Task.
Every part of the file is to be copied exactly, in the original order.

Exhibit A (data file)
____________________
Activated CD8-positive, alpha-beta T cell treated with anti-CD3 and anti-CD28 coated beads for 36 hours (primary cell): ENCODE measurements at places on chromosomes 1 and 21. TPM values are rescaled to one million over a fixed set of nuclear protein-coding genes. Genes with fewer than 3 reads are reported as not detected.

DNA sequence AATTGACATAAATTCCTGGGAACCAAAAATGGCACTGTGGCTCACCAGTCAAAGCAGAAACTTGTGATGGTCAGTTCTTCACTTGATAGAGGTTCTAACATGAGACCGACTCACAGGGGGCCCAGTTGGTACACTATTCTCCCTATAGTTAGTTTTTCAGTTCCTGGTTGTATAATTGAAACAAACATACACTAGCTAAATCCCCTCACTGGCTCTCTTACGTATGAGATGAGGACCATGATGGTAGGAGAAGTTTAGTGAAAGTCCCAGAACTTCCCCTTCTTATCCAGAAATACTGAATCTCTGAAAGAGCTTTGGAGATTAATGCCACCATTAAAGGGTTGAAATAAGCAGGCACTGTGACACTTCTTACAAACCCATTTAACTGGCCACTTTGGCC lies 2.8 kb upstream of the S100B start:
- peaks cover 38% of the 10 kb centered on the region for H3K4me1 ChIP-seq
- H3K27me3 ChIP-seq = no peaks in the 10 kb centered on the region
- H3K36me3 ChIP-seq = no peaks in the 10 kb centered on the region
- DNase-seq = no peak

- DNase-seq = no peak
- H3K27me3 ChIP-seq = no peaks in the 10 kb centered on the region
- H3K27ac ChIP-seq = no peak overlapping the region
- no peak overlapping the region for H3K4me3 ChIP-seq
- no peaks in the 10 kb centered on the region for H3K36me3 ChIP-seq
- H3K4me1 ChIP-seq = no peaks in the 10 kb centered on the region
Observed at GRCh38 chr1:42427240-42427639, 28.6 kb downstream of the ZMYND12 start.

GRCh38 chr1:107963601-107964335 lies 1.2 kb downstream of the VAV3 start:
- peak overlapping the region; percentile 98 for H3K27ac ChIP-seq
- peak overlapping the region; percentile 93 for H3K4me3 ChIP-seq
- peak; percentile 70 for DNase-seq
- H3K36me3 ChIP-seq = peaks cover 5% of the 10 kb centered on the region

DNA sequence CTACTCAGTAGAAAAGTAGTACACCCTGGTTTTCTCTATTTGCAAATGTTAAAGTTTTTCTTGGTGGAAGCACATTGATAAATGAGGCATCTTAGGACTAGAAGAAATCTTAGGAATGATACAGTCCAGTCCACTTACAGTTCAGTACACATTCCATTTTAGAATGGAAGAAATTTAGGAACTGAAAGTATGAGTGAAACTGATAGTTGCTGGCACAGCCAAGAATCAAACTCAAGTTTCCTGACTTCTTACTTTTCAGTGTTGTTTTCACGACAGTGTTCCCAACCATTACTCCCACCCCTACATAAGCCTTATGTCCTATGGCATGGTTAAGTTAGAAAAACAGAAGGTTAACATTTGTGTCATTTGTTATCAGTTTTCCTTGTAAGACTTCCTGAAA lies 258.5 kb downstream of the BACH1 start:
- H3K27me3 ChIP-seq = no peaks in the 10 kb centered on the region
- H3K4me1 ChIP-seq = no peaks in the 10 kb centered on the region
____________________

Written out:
Activated CD8-positive, alpha-beta T cell treated with anti-CD3 and anti-CD28 coated beads for 36 hours (primary cell): ENCODE measurements at places on chromosomes 1 and 21. TPM values are rescaled to one million over a fixed set of nuclear protein-coding genes. Genes with fewer than 3 reads are reported as not detected.

DNA sequence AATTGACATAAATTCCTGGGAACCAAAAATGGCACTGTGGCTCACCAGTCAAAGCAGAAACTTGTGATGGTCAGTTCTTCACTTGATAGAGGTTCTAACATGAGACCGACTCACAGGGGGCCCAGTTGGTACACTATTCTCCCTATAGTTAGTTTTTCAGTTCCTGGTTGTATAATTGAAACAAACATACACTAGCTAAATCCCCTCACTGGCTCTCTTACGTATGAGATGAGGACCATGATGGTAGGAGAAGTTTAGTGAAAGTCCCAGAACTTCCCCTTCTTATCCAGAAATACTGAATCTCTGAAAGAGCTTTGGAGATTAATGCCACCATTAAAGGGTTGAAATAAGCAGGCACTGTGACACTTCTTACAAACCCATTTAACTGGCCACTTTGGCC lies 2.8 kb upstream of the S100B start:
- peaks cover 38% of the 10 kb centered on the region for H3K4me1 ChIP-seq
- H3K27me3 ChIP-seq = no peaks in the 10 kb centered on the region
- H3K36me3 ChIP-seq = no peaks in the 10 kb centered on the region
- DNase-seq = no peak

- DNase-seq = no peak
- H3K27me3 ChIP-seq = no peaks in the 10 kb centered on the region
- H3K27ac ChIP-seq = no peak overlapping the region
- no peak overlapping the region for H3K4me3 ChIP-seq
- no peaks in the 10 kb centered on the region for H3K36me3 ChIP-seq
- H3K4me1 ChIP-seq = no peaks in the 10 kb centered on the region
Observed at GRCh38 chr1:42427240-42427639, 28.6 kb downstream of the ZMYND12 start.

GRCh38 chr1:107963601-107964335 lies 1.2 kb downstream of the VAV3 start:
- peak overlapping the region; percentile 98 for H3K27ac ChIP-seq
- peak overlapping the region; percentile 93 for H3K4me3 ChIP-seq
- peak; percentile 70 for DNase-seq
- H3K36me3 ChIP-seq = peaks cover 5% of the 10 kb centered on the region

DNA sequence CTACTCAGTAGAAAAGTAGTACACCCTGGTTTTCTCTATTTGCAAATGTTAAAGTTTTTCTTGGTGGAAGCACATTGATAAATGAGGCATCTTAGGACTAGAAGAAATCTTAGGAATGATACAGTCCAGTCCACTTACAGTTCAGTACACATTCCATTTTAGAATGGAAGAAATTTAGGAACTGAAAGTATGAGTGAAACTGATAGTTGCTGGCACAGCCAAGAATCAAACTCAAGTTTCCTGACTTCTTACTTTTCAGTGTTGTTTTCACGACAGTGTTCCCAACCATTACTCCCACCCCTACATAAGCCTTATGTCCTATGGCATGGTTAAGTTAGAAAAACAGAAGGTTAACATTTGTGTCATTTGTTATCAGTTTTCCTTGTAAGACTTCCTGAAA lies 258.5 kb downstream of the BACH1 start:
- H3K27me3 ChIP-seq = no peaks in the 10 kb centered on the region
- H3K4me1 ChIP-seq = no peaks in the 10 kb centered on the region